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Make the Most of Summer Corn

Make the most of summer corn with these tips and recipes from Nancy Lowell. Find more delicious things on her blog, Chef’s Last Diet.


Wait, stop abusing your summer corn! The first of the local corn is starting to arrive in the northern parts of the USA, and if you’re anything like me you wait all year for it. I love corn, and if you’re lucky you can buy it the day it was picked, but that’s not enough to make sure it tastes as good as it can. I’m going to tell you everything you need to know to up your corn game.

Make the Most of Summer Corn

From the moment it’s picked the sugar in the corn starts converting to starch, losing that crisp, sweetness that makes it so wonderful. Shucking it and exposing it to the air accelerates that process as does even peeking to see if an ear meets your standards. I never open an ear of corn to peek, and I rarely get a bad one. Occasionally there will be an end that’s not beautiful, but I just cut that off. I only buy corn the day I plan to eat it. If you can’t do that, leave the corn in the bag, rolled up to keep it dark. If it’s going to be more than 24 hours, put it in the refrigerator, but fair warning; the longer you wait the starchier your corn will be.

When I shop for corn I look for ears that have tassels that are brown and a little sticky. I feel the cob to make sure the kernels go all the way to the tip, and feel full and plump. In fact, overall plumpness is what you’re looking for, no skinny ears. You want husks that are tight around the ear, and don’t look dried out. I often wonder what people are looking for when they peek and what would make someone discard an ear short of finding a worm. I see people doing that all the time and I try not to scold them. When you do that no one else will buy that corn, so you’re just making garbage.

Once you’ve gotten your beautiful, plump corn home you need to continue to care for it until you put it on your plate and slather it with butter, salt and pepper. Don’t shuck it until just before you put it in the pot. And speaking of the pot, I have the perfect way to heat your corn, and if you use my method you’ll never overcook it.

Bring a pot of salted water to a boil. Turn off the heat, and add one to two teaspoons of any (dairy) milk product to the pot. The lactose in the milk will bring out the sweetness of the corn much better than the old-school method of adding sugar. Put the corn into the pot and cover it. That’s it. Don’t turn the heat back on. The corn doesn’t need to cook; you just want to warm it enough to melt the butter. This will yield a crisp-sweet-tender ear of corn. The beauty of this is that you can leave the corn in this water for a while, so seconds will still be hot, and since the corn isn’t cooking it won’t get mushy.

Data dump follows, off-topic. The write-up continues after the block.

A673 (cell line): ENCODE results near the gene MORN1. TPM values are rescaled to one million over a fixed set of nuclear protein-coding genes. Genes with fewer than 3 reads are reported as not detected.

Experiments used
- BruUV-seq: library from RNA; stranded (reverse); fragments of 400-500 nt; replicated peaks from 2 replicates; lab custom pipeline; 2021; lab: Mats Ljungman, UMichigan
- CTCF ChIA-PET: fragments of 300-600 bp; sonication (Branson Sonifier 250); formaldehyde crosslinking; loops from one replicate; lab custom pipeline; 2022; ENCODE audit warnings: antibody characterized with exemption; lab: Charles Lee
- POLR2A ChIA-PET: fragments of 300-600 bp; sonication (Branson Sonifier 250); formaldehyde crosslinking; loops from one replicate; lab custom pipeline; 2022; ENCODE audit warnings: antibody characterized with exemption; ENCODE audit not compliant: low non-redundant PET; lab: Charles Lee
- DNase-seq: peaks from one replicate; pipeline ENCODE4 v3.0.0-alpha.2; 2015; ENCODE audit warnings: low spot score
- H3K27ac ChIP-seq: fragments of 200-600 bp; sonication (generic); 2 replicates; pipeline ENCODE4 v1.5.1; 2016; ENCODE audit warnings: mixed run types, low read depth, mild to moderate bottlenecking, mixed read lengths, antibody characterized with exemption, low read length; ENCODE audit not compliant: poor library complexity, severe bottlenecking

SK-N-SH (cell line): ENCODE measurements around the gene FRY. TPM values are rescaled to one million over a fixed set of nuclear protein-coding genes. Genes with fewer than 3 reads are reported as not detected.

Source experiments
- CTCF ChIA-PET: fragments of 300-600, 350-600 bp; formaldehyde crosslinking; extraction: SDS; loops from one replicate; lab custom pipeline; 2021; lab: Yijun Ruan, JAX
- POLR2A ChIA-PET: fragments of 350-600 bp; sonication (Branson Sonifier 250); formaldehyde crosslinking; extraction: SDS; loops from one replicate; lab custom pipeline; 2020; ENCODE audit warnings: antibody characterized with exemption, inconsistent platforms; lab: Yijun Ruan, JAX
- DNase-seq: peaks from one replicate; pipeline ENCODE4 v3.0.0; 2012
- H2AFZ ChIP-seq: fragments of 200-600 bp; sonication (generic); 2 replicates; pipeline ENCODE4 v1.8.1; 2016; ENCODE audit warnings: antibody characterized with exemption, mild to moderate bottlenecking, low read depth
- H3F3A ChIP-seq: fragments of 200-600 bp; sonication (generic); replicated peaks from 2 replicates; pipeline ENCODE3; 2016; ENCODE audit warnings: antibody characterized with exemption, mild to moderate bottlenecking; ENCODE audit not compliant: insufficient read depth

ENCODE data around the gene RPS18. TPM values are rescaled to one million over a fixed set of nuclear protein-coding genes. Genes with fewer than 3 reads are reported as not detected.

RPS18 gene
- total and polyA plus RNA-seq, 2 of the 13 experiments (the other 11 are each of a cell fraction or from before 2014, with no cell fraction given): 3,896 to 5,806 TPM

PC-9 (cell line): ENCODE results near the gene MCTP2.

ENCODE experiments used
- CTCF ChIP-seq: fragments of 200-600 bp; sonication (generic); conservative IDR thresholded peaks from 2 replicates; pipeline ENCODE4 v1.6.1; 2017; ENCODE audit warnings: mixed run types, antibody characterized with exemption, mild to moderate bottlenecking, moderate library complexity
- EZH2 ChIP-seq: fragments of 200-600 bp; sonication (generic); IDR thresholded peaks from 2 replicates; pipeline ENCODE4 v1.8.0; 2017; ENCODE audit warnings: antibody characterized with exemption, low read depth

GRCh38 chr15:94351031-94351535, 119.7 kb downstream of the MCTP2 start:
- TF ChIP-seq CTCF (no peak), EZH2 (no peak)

I love leftover corn, so I always buy plenty of extra. Corn and tomatoes tossed with some scallions and mayonnaise make a nice salad. Who doesn’t love corn fritters or real creamed corn? And they freeze beautifully. I love cold corn soup, or corn chowder, and my father’s specialty, corn eggs made by cooking corn cut off the cob in some butter until it starts to brown, then lower the heat, add more butter and scramble your eggs just until they set.

Now that you’re an expert I hope you’ll become a Disciple of the Summer Corn, and spread the Gospel. Next time you see someone peeking at ear after ear in the grocery store, or farmers’ market share the good news!

Nancy Lowell

Nancy Lowell is a lifelong food lover/professional. She is a graduate of the Culinary Institute of America, with a passion for the beauty and flavor of life. Nancy is a world traveler, urban mom, with a humorous POV, taking on the world plate by plate.

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Friday 7th of August 2015

I didn't know any of this. I can't wait to show off my newfound knowledge and impress people with the ability to pick out corn. ;-)

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